Vegetables You Can Eat from Root to Stem

Vegetables You Can Eat from Root to Stem

The average American household wastes about $2,000 worth of food a year. Fighting food waste sounds smart, right? What it doesn't sound: delicious. That's where this use-the-whole-veg, root-to-leaf cooking approach comes in. Here are some smart ways to make the most of your vegetable bounty. 100% outrageously good food. Zero waste.

Related: How to Grow Fruits & Vegetables from Food Scraps

1. Broccoli Stems

Use-All-the-Broccoli Stir-Fry

Pictured: Use-All-the-Broccoli Stir-Fry

Broccoli florets usually take center stage, but the hard stems cook up to be delicious and tender, too, perfect as a side or a base for your dish. Here, spiralized broccoli stems transform into tender "noodles" in this lo mein–inspired dish. If you don't have a spiralizer, use a vegetable peeler to make long strips.

You can also eat broccoli stems:

  • Mashed with butter
  • Sautéed with garlic
  • Shredded into slaw
  • Stir-fried with oyster sauce

2. Carrot Tops

Roasted Carrot Tart with Carrot-Green Pesto

Pictured: Roasted Carrot Tart with Carrot-Green Pesto

Yes! You can eat carrot tops. Use them just as you would any herb. Pro tip: When you buy untrimmed carrots, cut off the tops and store separately or they'll draw moisture from the carrots.

You can also eat carrot tops:

  • Added to green sauces, such as chimichurri
  • Fried to make crisp garnishes
  • Added to salads
  • Chopped into tabbouleh
  • Tossed with parsley, oranges and red onion

3. Leek Tops

Coriander-Crusted Cod with Leeks Two Ways

Pictured: Coriander-Crusted Cod with Leeks Two Ways

Recipes usually tell you to discard the dark green leek tops. Show them some love! Cooking them a bit longer makes them meltingly delicious. They're also high in fructans, a type of prebiotic fiber that contributes to good gut health.

You can also try leek tops:

  • Sautéed with sesame oil and peanuts
  • Roasted under a chicken
  • Caramelized into onion jam
  • Stir-fried with celery, pork and cashews
  • Added with other onions to French onion soup

4. Kale Ribs

Farro, Kale & Squash Salad

Pictured: Farro, Kale & Squash Salad

Think kale ribs are too tough to eat? Think again. After a good charring in the skillet, kale stems add a tender-crisp bite and touch of smokiness.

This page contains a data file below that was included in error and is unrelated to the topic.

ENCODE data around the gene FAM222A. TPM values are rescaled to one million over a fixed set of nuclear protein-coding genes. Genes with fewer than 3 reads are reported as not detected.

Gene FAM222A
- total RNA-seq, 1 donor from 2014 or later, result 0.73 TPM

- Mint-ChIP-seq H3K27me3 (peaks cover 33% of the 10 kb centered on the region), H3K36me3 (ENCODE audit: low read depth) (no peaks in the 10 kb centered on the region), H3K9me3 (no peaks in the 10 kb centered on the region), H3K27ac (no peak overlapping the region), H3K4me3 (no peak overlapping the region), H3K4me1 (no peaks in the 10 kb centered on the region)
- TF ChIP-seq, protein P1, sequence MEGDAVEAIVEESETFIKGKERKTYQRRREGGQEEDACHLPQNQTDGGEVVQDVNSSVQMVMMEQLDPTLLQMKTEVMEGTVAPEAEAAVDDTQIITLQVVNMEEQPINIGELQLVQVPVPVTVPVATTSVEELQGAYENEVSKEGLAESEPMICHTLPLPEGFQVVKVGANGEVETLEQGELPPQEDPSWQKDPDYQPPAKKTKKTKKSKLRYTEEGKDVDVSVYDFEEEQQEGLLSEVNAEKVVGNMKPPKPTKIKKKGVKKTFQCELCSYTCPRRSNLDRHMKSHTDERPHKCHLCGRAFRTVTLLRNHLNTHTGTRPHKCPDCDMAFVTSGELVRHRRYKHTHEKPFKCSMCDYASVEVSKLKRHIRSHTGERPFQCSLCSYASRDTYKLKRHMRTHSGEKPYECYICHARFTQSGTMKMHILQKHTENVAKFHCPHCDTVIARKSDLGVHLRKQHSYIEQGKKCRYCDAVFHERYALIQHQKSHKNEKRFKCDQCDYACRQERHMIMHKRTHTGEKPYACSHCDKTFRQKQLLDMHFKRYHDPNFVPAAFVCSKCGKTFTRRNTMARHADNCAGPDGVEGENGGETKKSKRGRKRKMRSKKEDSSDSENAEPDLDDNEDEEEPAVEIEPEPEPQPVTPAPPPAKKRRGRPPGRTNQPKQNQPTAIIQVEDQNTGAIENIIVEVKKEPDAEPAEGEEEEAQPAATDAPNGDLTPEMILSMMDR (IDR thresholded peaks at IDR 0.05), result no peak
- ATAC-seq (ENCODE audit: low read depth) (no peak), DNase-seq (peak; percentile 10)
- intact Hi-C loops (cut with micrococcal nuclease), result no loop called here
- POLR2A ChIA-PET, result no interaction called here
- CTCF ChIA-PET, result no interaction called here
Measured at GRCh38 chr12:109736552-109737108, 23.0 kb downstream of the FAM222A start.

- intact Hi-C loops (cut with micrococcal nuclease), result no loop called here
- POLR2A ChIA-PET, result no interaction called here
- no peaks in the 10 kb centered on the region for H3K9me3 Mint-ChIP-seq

Try kale ribs:

  • Roasted with balsamic vinegar and tossed with Parmesan cheese
  • Wrapped with prosciutto and baked
  • Baked into a quiche
  • On top of a pizza

5. Cauliflower Stems

Cauliflower Steaks with Parmesan Cauliflower Rice & Romesco

Pictured: Cauliflower Steaks with Parmesan Cauliflower Rice & Romesco

Love cauliflower rice? Get the most out of your head. Dice the ribs and cut the greens into slivers and throw them in. Because they're thicker, the ribs take a little more time, so cook in oil for 2 to 3 minutes before you add in the rest of your "rice" and the leaves.

Other ways to enjoy cauliflower stems:

  • Pureed with leeks to make a creamy soup
  • Steamed and pureed with roasted garlic
  • Roasted with olive oil and rosemary
  • Spiralized and roasted, served with aioli

6. Collard Stalks

Chicken & Collard Green Spring Rolls

Pictured: Chicken & Collard Green Spring Rolls

Woody collard stalks just need a little extra prep to show their softer side. For instance, a quick pickling turns collard stems from trash to a treasure, adding a pleasant tang to these leaf-wrapped spring rolls.

Some more ways to enjoy collard stalks:

  • Sautéed with bacon and cider vinegar
  • Stir-fried with fish sauce and lime juice
  • Braised with white wine and herbs
  • Added to an omelet
  • Added to split pea soup

7. Beet Greens

Roasted Beet Crostini

Pictured: Roasted Beet Crostini

The entire beet plant—roots, stems and greens—is edible and can be eaten raw or cooked. In this stunning appetizer, the beets are roasted then pureed with goat cheese for a creamy ruby-red spread. The greens and stems are sautéed with olive oil and garlic for the topping.

Some more ways to enjoy beet greens:

  • Tossed in a salad with cooked beets
  • Sliced up for a veggie slaw
  • Sautéed with olive oil and garlic
  • Added to borscht


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Reduce food waste and try cooking from leaf to root with these tips and recipes for using up the whole vegetable.
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Penelope Wall
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Vegetables You Can Eat from Root to Stem